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Putham Pudhu Kaalai review: A light-hearted anthology set during lockdown

Release Date: 16 Oct 2020


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Haricharan Pudipeddi

Set in the lockdown, each short explores themes such as rediscovering love, new beginnings, second chances and hope.

Amazon Prime Video’s Putham Pudhu Kaalai, which translates to 'new beginnings', is an anthology of five shorts. The unifying factor across the segments is the lockdown which was announced amid the COVID-19 pandemic. Set in the lockdown, each short explores themes such as rediscovering love, new beginnings, second chances and hope. Each segment works as a standalone story and is unique. While four stories are set in upper-middle-class households and feature dialogues in English and Tamil, the Karthik Subbaraj-directed short, Miracle, is centred on two petty thieves whose lives are impacted by the lockdown.

Except for Karthik’s short, the stories work even if you eliminate the lockdown angle, leading one to wonder if these stories were really written keeping the lockdown in mind or whether it was shoehorned into them to make them fit an overall theme.

Sudha Kongara’s Ilamai Idho Idho, a story about rediscovering love involving two elderly friends, is quirky on many levels. It presents the idea of falling love at a much older age through the eyes of two youngsters, played by Kalidas Jayaram and Kalyani Priyadarshan. Jayaram Subramaniam and Urvashi play the elderly couple. Sudha turns the idea of young love on its head and presents an intriguing perspective on finding a partner at a much later stage in life.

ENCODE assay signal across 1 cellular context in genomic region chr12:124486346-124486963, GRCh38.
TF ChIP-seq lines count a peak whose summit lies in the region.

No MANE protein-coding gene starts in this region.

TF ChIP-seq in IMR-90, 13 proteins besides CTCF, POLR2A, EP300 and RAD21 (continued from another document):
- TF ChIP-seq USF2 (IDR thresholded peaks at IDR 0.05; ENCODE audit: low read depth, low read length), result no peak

Gautham Menon’s Avarum Naanum/Avalum Naanum is about a retired nuclear physicist (MS Baskar) and his strained relationship with his granddaughter, an IT professional (Ritu Varma). As expected from the director, there are voice-overs but the short surprises with the way it treats the two lead characters. Ritu has a very different image of her grandfather who has apparently distanced himself from their family. Over the course of the short, we see them bonding, getting to understand each other better and embracing each other despite their flaws. Bhaskar and Ritu complement each other amazingly well.

Suhasini Mani Ratnam’s Coffee, Anyone? is the most underwhelming segment. It’s about three sisters and how they rekindle their relationship with their elderly mother, who is on her deathbed. It’s a situation that has absolutely no connection with the theme. This story about mending a broken relationship takes a convenient twist to make its point.

Rajiv Menon’s Reunion, starring Andrea Jeremiah, Leela Samson and Sikkil Gurucharan is about hope. It’s about a drug addict and a musician who lands up in the house of her best friend, who has just tested positive for the coronavirus, and looks after his mother. It’s a refreshing segment that openly discusses drug addiction without being sanctimonious about it but knows where to draw the line in terms of representation.

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